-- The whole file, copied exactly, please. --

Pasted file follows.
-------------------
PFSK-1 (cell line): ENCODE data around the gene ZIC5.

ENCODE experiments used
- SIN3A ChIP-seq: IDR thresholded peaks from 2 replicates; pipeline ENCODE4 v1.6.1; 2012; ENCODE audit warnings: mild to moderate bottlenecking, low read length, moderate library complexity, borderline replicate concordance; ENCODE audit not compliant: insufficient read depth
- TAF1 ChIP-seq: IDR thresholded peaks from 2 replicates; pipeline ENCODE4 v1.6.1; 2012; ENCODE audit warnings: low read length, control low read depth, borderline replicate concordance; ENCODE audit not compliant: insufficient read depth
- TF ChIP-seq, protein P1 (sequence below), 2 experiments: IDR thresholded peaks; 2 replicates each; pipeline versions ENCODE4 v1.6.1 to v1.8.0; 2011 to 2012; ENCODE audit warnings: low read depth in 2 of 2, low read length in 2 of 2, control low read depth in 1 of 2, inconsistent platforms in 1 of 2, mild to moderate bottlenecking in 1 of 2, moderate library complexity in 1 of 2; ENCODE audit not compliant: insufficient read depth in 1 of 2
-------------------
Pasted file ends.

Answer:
PFSK-1 (cell line): ENCODE data around the gene ZIC5.

ENCODE experiments used
- SIN3A ChIP-seq: IDR thresholded peaks from 2 replicates; pipeline ENCODE4 v1.6.1; 2012; ENCODE audit warnings: mild to moderate bottlenecking, low read length, moderate library complexity, borderline replicate concordance; ENCODE audit not compliant: insufficient read depth
- TAF1 ChIP-seq: IDR thresholded peaks from 2 replicates; pipeline ENCODE4 v1.6.1; 2012; ENCODE audit warnings: low read length, control low read depth, borderline replicate concordance; ENCODE audit not compliant: insufficient read depth
- TF ChIP-seq, protein P1 (sequence below), 2 experiments: IDR thresholded peaks; 2 replicates each; pipeline versions ENCODE4 v1.6.1 to v1.8.0; 2011 to 2012; ENCODE audit warnings: low read depth in 2 of 2, low read length in 2 of 2, control low read depth in 1 of 2, inconsistent platforms in 1 of 2, mild to moderate bottlenecking in 1 of 2, moderate library complexity in 1 of 2; ENCODE audit not compliant: insufficient read depth in 1 of 2